Garlic Mustard (Alliaria petiolata)

Unsurprisingly this common hedgerow plant tastes like both garlic and mustard. I think it is delicious, but some people are not keen on the slightly bitter aftertaste. Like other mustardy plants it is a member of the cabbage family; the clue is in the broccoli like buds and four petalled flowers. The leaves are cordate (heart-shaped) and smell of mustard when crushed, and the stems often have a purplish tinge. It is a biennial meaning it only flowers in the second year of growth. This generally means a longer picking season as growth is staggered depending on whether it is first or second year.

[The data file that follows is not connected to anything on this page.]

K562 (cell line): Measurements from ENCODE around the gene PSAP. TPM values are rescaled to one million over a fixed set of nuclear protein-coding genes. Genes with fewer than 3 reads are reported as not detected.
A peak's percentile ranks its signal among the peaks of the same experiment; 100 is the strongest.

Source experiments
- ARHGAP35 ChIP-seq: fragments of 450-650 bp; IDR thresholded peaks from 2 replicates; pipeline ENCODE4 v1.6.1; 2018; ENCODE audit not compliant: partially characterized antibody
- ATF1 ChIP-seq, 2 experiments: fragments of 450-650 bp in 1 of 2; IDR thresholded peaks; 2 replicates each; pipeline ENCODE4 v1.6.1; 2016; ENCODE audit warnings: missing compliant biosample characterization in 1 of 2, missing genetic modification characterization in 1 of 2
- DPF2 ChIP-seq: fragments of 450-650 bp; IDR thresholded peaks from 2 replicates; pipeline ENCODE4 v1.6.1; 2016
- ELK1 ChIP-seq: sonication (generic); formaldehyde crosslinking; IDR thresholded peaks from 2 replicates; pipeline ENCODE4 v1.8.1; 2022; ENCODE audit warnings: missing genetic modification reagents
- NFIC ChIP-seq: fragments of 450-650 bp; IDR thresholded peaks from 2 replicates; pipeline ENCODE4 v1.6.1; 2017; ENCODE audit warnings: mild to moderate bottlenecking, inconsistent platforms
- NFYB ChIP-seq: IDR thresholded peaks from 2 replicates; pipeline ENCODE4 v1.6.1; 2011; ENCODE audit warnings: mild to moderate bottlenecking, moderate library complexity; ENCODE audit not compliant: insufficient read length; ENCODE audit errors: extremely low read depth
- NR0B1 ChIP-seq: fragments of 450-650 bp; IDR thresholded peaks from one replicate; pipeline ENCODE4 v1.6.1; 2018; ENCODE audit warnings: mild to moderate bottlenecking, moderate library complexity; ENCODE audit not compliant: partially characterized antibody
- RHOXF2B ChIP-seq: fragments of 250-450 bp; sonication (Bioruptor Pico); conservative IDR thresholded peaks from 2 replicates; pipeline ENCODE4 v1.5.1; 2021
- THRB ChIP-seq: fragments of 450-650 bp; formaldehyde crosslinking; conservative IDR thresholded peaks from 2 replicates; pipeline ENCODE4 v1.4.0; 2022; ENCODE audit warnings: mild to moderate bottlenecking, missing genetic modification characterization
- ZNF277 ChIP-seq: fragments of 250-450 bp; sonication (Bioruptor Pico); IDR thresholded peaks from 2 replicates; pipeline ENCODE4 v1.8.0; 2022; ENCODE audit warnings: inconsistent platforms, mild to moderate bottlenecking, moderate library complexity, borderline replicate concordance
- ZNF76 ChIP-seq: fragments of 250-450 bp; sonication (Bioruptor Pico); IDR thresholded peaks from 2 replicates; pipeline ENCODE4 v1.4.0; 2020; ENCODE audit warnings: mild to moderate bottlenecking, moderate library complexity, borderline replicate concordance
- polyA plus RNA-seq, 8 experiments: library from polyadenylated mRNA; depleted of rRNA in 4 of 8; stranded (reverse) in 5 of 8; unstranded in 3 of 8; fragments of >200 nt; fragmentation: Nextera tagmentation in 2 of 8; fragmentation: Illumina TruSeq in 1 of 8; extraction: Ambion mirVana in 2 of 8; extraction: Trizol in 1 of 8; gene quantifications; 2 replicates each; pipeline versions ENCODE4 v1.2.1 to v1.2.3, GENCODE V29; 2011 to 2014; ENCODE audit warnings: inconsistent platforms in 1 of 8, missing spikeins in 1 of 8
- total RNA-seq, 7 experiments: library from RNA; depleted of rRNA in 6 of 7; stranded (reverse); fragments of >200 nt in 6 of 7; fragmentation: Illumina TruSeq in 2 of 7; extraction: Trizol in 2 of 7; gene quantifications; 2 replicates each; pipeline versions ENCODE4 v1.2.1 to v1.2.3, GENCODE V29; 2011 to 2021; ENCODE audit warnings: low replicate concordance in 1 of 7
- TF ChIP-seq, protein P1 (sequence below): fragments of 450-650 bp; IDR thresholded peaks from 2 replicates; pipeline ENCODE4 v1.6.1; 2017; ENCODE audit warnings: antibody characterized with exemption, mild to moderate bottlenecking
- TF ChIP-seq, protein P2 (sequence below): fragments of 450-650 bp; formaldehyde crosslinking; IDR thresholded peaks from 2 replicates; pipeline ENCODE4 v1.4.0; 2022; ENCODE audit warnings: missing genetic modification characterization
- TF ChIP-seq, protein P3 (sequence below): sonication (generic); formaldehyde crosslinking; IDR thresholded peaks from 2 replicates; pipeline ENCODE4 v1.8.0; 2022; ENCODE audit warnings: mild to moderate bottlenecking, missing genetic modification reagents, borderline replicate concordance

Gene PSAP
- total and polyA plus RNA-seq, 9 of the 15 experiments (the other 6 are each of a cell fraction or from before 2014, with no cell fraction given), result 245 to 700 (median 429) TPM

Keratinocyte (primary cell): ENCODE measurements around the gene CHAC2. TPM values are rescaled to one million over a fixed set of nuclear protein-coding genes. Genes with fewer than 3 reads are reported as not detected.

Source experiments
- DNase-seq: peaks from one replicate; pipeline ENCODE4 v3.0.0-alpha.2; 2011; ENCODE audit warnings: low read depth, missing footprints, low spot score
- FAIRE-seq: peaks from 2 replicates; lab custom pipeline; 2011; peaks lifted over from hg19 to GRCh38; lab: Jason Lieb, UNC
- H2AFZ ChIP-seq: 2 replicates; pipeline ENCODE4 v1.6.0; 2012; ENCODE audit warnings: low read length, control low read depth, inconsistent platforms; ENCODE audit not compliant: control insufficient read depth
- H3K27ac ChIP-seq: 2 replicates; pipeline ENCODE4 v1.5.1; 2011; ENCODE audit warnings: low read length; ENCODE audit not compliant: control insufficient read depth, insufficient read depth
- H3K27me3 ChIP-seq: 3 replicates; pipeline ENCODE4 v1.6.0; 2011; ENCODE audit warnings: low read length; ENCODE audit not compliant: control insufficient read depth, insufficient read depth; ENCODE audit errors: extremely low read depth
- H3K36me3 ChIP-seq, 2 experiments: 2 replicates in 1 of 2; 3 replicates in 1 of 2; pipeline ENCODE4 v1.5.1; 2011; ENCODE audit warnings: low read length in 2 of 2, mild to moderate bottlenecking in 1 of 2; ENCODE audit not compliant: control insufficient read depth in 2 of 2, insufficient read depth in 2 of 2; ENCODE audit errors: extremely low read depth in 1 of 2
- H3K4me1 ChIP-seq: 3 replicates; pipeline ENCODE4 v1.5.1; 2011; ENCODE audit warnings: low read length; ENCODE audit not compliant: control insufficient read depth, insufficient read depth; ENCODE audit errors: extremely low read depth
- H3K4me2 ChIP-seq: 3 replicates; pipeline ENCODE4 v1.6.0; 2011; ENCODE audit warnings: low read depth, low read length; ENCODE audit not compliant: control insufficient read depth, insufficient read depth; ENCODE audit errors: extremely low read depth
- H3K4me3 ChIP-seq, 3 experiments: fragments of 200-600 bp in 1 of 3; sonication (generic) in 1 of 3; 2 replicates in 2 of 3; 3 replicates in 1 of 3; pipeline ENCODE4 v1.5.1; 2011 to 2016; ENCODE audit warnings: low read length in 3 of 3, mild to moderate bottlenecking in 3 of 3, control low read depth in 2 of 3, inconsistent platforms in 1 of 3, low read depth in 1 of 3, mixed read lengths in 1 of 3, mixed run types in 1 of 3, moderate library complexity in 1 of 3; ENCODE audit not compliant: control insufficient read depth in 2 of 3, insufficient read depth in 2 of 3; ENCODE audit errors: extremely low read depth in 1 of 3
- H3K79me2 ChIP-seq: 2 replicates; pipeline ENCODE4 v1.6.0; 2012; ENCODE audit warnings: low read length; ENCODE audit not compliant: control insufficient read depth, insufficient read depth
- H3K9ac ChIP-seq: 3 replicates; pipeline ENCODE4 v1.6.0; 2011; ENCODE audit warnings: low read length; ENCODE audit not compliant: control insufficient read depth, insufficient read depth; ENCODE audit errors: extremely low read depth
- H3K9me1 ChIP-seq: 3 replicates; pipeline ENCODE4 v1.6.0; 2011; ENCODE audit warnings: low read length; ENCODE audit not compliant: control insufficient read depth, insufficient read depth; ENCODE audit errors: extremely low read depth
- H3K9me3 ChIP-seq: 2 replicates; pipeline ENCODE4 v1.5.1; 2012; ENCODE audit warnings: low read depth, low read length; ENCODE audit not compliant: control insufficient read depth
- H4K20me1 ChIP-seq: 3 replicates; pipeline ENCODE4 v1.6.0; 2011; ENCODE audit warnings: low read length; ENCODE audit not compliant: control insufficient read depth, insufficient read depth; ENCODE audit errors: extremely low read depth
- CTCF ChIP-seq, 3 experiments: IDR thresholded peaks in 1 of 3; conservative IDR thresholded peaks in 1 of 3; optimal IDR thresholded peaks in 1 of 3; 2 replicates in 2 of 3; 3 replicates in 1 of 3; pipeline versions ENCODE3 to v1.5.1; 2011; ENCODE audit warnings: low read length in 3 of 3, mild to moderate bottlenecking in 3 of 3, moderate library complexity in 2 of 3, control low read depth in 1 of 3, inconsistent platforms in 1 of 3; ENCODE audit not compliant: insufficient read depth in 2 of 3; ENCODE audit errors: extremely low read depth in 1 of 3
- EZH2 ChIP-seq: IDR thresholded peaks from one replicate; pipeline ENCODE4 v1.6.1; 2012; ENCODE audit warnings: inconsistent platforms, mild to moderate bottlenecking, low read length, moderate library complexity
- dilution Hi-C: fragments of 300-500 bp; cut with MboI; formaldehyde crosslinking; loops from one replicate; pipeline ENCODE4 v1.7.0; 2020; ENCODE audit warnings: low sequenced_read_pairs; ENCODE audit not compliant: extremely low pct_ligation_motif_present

Alliaria petiolata

As with other mustards, the flavour does not survive cooking so I decided to eat it raw with some smoked trout & yoghurt on oatcakes. The yoghurt balances the bitterness of the leaves and their spiciness combines well with the strong flavoured trout.

2 thoughts on “Jack-by-the-hedge

  1. I just added it to eggs and mayonnaise and had it in a sandwich! Really delicious. I agree that something like yoghurt or mayo counteracts the slight bitterness but a dash of salt on the raw leaves also worked really well at bringing out the garlic flavour.

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